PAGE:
For many years, most of us have probably wondered about plastic safety. You may have noticed an odor if plastic containers are left exposed to the sunlight. What is that odor? Is plastic releasing toxins that cause the odor?
The plastic safety debate gains momentum
Over a number of years, little news items kept coming that cast further doubt on plastic safety as it is used for food and drink containers. It was reported that the majority of plastics under certain conditions leached synthetic estrogens.
The following was reported in an article from Mother Jones who cited the original papers.
“A 2012 literature review by 12 prominent scientists found “substantial evidence” that hormone-altering chemicals are damaging, even at minute doses. BPA, the most studied estrogen-mimicking compound, has been linked to a long list of maladies, including asthma, cancer, infertility, low sperm count, heart disease, liver problems, and ADHD. In some cases, the effects appear to be handed down, meaning the chemical reprograms an individual’s genes and causes disease in future generations.
The news isn’t all bad, though. CertiChem’s study also names several products that are free of estrogenic activity, among them green Nalgene water bottles (the green dye apparently blocks the effects of UV rays) and reusable water bottles from Topas and Zeonor. CertiChem’s founder, George Bittner, who is also a neuroscience professor at the University of Texas at Austin, cautions that even these products aren’t guaranteed to be safe since minor change to the chemical formula can introduce estrogens. “Everything depends on the exact chemicals that are in a given product,” he explains. “Something as small as tweaking the colorant can make a big difference.” Also, manufacturers sometimes swap one plastic for another without alerting consumers.”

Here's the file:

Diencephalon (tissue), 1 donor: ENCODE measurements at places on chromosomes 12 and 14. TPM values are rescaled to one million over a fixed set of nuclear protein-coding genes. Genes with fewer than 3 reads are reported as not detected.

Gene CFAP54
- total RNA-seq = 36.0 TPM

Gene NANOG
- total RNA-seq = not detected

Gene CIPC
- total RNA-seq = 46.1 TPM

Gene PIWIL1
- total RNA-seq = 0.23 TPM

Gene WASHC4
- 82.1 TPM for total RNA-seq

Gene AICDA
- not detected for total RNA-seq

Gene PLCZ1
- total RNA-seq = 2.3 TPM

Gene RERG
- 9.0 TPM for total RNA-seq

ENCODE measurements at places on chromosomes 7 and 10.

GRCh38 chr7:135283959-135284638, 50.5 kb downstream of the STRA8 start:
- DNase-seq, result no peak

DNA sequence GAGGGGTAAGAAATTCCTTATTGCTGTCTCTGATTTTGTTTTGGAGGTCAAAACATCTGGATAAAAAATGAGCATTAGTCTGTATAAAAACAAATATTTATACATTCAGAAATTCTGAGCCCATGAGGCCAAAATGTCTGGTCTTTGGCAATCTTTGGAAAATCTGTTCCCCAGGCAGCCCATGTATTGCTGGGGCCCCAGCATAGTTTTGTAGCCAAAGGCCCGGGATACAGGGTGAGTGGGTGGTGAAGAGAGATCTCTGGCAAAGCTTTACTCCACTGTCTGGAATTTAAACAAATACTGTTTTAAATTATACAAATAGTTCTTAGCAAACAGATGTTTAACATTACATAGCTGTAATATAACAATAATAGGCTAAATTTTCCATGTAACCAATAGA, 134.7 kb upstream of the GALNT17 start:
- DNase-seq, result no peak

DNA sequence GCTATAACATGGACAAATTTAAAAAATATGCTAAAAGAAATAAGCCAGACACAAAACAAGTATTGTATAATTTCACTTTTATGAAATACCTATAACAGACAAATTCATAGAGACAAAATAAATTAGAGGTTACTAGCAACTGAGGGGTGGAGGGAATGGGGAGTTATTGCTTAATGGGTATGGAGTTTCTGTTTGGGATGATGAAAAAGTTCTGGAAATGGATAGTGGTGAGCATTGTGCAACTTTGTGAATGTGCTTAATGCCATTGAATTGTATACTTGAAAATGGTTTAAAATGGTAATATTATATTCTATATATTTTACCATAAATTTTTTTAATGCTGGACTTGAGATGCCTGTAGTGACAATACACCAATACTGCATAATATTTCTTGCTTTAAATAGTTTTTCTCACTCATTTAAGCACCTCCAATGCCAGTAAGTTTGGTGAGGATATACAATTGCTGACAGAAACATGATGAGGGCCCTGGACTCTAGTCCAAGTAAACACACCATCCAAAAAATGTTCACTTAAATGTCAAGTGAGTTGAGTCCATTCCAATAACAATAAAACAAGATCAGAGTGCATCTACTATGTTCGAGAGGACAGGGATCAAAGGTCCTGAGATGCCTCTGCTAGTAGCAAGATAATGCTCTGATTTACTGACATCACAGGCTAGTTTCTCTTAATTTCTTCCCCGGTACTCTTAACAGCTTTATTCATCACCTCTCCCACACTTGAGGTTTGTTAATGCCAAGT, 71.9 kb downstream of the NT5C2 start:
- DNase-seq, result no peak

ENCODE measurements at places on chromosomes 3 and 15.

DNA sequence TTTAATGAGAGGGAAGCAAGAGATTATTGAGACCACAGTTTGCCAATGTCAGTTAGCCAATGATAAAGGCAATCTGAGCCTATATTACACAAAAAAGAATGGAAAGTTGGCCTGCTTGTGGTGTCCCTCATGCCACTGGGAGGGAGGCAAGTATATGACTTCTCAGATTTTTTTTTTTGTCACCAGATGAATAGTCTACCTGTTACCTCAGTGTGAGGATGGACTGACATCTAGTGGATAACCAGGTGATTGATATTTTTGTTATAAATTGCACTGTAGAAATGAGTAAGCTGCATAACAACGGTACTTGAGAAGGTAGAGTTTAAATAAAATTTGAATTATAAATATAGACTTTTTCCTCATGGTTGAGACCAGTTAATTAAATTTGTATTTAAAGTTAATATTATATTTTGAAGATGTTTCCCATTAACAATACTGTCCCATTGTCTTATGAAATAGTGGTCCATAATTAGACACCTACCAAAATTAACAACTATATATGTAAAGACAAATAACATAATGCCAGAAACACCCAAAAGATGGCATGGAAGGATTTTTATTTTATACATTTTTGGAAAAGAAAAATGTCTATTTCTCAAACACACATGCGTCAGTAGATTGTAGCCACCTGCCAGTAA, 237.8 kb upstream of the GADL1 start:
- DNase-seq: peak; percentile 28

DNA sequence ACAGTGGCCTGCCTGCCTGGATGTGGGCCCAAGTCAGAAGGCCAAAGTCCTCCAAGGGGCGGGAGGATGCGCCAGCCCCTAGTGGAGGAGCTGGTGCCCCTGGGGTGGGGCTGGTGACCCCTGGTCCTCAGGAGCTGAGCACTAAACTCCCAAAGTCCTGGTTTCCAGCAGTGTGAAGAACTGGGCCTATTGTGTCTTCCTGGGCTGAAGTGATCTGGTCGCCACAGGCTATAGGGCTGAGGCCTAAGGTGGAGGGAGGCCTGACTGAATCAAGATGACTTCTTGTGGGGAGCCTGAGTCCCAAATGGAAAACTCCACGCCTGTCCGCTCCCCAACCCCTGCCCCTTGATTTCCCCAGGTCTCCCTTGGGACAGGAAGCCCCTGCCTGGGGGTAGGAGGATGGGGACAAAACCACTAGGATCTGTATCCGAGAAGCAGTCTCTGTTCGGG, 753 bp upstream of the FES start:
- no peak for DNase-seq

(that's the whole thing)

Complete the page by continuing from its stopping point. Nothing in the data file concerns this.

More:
BPA free plastics hit the market
We all sighed with relief when companies, especially the ones making baby bottles and the sippy type cups for toddles were made BPA free. I recently bought ice block molds that were BPA free and I felt good about being able to buy them. Tupperware and other big names were also selling BPA-free food and drink containers.
My feel good bubble soon burst as I read about later testings by CertiChem finding the chemicals that replaced BPA were acting in a similar manner to BPA. That many of the chemicals put into the plastics have never had safety tests done. So much for plastic safety.
Here is more from the report. “By this point, roughly 100 studies on low-dose BPA were in circulation. Not a single industry-funded study found it harmful, but 90 percent of those by government-funded scientists discovered dramatic effects, ranging from an increased breast cancer risk to hyperactivity.”They discovered - the majority of plastics under certain conditions leached synthetic estrogens. Click To Tweet
The Plastic Safety Debate gets hot
The above finding started a big media campaign between the large manufacturing companies and CertiChem. There have been major court cases and doses of misinformation fed to the courts and to the public leaving some very muddy waters for us as consumers.